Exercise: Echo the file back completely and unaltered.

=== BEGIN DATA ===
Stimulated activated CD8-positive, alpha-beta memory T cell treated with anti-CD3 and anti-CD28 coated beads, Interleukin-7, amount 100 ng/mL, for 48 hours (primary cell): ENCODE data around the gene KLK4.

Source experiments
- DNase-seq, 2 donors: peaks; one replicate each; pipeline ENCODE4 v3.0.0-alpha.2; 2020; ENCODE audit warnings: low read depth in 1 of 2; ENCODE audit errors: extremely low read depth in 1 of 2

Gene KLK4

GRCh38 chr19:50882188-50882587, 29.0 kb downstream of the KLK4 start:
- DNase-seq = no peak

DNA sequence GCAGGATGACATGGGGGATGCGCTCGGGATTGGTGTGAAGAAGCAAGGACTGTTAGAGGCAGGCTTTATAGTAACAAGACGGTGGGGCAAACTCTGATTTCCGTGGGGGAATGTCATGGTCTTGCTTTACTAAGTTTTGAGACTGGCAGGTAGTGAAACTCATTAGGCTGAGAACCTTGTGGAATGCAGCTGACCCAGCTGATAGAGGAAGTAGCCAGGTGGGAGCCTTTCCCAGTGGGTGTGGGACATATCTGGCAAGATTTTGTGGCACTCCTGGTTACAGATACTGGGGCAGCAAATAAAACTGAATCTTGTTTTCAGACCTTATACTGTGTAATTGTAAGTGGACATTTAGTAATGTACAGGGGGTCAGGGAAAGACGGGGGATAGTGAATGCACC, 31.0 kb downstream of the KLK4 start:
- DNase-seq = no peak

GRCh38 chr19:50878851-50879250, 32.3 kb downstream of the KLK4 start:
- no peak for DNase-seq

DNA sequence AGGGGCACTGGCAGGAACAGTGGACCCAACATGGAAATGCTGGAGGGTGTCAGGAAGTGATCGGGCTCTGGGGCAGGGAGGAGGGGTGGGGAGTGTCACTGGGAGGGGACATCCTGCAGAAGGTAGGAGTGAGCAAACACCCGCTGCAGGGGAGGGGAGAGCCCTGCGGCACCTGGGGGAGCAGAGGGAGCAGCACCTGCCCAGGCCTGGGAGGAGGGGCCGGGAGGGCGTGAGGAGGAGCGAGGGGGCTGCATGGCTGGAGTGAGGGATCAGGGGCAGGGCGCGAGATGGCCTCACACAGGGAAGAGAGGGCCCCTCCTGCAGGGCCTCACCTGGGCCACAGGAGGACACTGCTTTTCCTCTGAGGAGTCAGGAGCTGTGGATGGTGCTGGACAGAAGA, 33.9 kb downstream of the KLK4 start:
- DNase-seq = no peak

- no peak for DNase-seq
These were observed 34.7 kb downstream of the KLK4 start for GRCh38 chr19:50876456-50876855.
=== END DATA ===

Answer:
Stimulated activated CD8-positive, alpha-beta memory T cell treated with anti-CD3 and anti-CD28 coated beads, Interleukin-7, amount 100 ng/mL, for 48 hours (primary cell): ENCODE data around the gene KLK4.

Source experiments
- DNase-seq, 2 donors: peaks; one replicate each; pipeline ENCODE4 v3.0.0-alpha.2; 2020; ENCODE audit warnings: low read depth in 1 of 2; ENCODE audit errors: extremely low read depth in 1 of 2

Gene KLK4

GRCh38 chr19:50882188-50882587, 29.0 kb downstream of the KLK4 start:
- DNase-seq = no peak

DNA sequence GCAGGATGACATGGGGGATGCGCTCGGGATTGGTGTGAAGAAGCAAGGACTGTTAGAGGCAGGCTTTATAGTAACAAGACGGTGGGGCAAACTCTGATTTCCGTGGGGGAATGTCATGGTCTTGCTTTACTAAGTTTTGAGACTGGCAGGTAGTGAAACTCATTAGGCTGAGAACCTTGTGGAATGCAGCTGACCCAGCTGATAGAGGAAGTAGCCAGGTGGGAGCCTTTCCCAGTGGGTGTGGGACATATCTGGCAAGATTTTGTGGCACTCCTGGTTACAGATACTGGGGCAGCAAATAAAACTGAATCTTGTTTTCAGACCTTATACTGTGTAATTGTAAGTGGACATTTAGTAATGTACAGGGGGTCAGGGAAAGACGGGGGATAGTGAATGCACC, 31.0 kb downstream of the KLK4 start:
- DNase-seq = no peak

GRCh38 chr19:50878851-50879250, 32.3 kb downstream of the KLK4 start:
- no peak for DNase-seq

DNA sequence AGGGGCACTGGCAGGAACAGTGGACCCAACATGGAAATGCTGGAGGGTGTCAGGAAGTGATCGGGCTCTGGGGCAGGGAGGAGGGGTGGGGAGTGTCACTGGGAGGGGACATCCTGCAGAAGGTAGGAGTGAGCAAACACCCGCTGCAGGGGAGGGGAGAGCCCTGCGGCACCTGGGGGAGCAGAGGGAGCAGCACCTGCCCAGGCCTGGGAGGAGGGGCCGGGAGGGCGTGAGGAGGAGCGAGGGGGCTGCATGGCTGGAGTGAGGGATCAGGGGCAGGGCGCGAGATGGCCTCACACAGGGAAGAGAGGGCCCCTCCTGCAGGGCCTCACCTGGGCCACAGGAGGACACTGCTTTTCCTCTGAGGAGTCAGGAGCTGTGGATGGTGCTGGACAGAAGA, 33.9 kb downstream of the KLK4 start:
- DNase-seq = no peak

- no peak for DNase-seq
These were observed 34.7 kb downstream of the KLK4 start for GRCh38 chr19:50876456-50876855.